The one downside the article mentions is that, after the seed financing stages of start-ups, many companies tend to leave Israel and try to pull in a big American VC firm. Nevertheless, if you are interested in building a cybersecurity-focused company, Israel might just be the place to start.
4. Sao Paolo, Brazil
While the article mentions that Brazil is undergoing a horrific recession, it still holds high hopes for any investor with realistic business plans who is in it for the long term. It also argues that the culture allows you to have a good time and is much easier to assimilate to in comparison to countries like China or India.
But Brazil is a disaster.
The recession is so intense that the government just raised the investment required to start a business there and get residency by fourfold. Plus, it takes months to open a bank account and then, once you open it, it takes another week to get your money credited to you.
The article made a good point that the lifestyle is great with beautiful beaches and restaurants and clubs; and the cost to live or travel there are incredibly affordable. I just saw a flight from Milan to Sao Paolo for $199. But the paperwork to get a visa (just to visit) is ridiculous. So, weigh your options before jumping on board.
5. Bangalore, India
As I mentioned just a couple days ago, India has a growing middle class that is more and more present on the internet with each passing day. The fact that people are taking advantage of this trend has created quite a few billionaires in the country, placing India in the number three spot behind the US for billionaires living in a single country.India’s history as a call center hub means that the workforce is accustomed to technology, which has created many tech market-oriented cities. Bangalore has the strongest start-up ecosystem of all of them, with an infrastructure similar to Singapore’s.
The downside the article mentions is that, while seed capital is easy to find, the follow-on investments needed for growth are getting harder to obtain.
I would add that there are other downsides, as well.
Choosing a new Silicon Valley
The truth of the matter is that you have a very high probability of becoming very, very wealthy by taking advantage of a growing tech sector in an emerging economy like Bangalore.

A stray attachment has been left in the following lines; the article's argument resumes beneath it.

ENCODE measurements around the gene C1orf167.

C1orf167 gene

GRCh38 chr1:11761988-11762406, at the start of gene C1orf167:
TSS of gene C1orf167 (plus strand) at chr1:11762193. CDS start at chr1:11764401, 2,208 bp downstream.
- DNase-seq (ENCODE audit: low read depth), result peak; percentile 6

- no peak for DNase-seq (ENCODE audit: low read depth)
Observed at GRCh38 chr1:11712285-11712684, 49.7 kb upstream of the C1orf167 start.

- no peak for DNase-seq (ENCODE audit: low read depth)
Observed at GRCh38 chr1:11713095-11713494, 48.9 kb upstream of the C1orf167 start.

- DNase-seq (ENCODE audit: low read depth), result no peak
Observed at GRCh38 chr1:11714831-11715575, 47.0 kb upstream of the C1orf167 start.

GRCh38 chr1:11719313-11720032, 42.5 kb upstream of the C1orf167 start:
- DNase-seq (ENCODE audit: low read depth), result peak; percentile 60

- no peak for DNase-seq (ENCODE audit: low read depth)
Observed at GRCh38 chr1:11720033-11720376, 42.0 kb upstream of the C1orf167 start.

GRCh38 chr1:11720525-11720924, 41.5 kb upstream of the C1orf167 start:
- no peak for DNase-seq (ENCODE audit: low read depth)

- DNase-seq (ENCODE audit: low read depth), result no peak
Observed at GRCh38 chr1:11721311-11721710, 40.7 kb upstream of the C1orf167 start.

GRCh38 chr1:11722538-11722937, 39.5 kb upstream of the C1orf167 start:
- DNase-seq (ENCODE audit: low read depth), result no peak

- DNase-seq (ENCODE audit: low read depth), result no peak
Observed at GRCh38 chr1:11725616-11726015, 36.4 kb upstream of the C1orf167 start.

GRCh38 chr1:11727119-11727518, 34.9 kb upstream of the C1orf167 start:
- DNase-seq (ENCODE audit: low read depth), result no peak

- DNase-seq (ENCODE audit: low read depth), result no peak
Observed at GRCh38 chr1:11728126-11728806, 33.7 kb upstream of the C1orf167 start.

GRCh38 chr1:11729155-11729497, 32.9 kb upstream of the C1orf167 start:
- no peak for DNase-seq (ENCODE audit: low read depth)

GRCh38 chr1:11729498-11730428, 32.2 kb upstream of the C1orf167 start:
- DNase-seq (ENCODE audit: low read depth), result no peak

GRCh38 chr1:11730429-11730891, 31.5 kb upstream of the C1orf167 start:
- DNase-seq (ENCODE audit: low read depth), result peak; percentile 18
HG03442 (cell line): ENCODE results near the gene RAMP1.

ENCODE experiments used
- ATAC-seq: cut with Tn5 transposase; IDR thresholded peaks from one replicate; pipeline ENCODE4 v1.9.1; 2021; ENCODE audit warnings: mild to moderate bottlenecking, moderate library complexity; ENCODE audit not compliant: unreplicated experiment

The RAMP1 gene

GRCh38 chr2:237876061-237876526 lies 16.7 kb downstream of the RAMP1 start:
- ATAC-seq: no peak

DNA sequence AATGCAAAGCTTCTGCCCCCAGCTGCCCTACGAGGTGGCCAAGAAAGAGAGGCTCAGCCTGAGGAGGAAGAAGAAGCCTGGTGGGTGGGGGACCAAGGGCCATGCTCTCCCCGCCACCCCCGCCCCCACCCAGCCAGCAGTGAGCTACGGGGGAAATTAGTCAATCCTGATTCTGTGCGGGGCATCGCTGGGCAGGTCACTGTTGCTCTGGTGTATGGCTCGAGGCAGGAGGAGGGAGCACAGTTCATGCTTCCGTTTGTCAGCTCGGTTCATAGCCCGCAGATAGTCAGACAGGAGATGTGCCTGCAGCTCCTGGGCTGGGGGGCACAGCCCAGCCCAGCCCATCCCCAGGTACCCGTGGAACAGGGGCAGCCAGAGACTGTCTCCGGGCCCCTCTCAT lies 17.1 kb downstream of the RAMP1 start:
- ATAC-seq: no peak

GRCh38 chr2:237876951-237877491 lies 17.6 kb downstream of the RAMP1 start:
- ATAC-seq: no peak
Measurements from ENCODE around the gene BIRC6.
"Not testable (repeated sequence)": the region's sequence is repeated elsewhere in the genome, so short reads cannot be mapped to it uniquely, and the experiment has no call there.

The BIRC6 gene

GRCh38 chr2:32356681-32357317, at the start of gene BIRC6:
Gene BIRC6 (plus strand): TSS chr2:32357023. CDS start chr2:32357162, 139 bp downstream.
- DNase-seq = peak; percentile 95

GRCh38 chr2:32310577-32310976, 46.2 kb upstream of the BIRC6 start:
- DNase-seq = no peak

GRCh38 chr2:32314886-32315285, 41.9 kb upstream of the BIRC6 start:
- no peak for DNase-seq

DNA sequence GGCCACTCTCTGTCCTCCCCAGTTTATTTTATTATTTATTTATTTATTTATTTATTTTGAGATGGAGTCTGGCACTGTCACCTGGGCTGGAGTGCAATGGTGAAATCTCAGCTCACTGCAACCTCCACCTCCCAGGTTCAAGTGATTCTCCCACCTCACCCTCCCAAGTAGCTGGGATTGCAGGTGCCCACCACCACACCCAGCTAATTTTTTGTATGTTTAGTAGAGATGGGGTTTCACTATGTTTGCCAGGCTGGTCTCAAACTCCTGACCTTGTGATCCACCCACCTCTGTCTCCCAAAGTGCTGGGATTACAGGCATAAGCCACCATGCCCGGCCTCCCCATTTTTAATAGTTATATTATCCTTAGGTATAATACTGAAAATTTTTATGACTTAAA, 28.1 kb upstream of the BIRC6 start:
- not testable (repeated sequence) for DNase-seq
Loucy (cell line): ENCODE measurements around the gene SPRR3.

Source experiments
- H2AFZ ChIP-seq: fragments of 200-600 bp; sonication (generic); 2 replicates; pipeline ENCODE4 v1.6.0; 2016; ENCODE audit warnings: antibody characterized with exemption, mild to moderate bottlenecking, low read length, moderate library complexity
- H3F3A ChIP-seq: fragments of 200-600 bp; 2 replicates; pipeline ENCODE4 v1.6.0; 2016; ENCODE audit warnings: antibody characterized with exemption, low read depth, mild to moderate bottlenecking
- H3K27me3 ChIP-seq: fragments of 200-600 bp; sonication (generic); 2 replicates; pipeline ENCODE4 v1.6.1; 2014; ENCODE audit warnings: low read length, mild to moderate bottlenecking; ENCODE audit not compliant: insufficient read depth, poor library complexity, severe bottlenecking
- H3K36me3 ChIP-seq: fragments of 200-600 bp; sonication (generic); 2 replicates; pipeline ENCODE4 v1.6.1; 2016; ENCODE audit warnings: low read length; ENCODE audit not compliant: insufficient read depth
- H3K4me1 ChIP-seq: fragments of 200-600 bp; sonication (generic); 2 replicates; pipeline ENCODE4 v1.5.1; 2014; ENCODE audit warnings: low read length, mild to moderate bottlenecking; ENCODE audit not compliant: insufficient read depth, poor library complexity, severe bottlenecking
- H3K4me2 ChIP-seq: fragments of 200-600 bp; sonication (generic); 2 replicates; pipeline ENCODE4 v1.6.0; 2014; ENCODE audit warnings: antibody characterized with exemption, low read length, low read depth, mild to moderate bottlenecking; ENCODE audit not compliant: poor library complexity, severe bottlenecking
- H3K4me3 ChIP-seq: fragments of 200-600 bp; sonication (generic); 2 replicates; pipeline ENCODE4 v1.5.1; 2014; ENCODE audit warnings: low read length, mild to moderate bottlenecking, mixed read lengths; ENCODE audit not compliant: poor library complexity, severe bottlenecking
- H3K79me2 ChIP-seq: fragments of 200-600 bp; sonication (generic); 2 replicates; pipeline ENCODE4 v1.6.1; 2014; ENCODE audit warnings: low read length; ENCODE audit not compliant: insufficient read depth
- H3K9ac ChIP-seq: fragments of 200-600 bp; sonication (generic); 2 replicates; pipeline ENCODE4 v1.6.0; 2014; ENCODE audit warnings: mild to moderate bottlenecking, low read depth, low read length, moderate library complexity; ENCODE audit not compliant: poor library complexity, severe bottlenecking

The question is, how much are you willing to sacrifice?
If you don’t mind living in a frontier market, the sky is the limit. One of my business mentors’ likes to tell the story of a man and his family in Africa who was in the business of building and running gas stations. To maximize their savings, he and his family lived in their gas station. They would save all their money and then would go start another gas station and would live in that one.
There are numberless ways and extremes to which you can go to start a successful business. What are you willing to trade to do so?
You can take the traditional route and stay in the US, but you’ll trade predictability for high taxes, government regulation and high entry barriers.
If you want to diversify, but not too much, London will mostly provide a change in scenery. If you’re willing to adventure out of the West, however, places like Singapore and Tel Aviv have solid fundamentals. And then there’s Bangalore for the more adventurous entrepreneur willing to trade predictability for high potential.
In my experience, cheap cities are a good place to get a business started, but not always for growth. Typical nomad cities like Ho Chi Minh City in Vietnam are great for solopreneurs and people looking for a certain type of lifestyle, but not for growing mega-million dollar companies.
You can hire for cheap and build western-quality teams, but are you going to start a billion dollar company in Ho Chi Minh City? Perhaps. Perhaps not.
One of the other countries on this list will probably be a better fit if a million or billion dollar business is your end goal. You won’t always get everything you want out of one country. Plan accordingly.
The good news is that you have options.
If you are ready to take a serious look at those options and commit to a solid game plan, apply for Strategy Call and we can design a blueprint that will help you and your business take advantage of the new entrepreneurial ecosystems the world has to offer.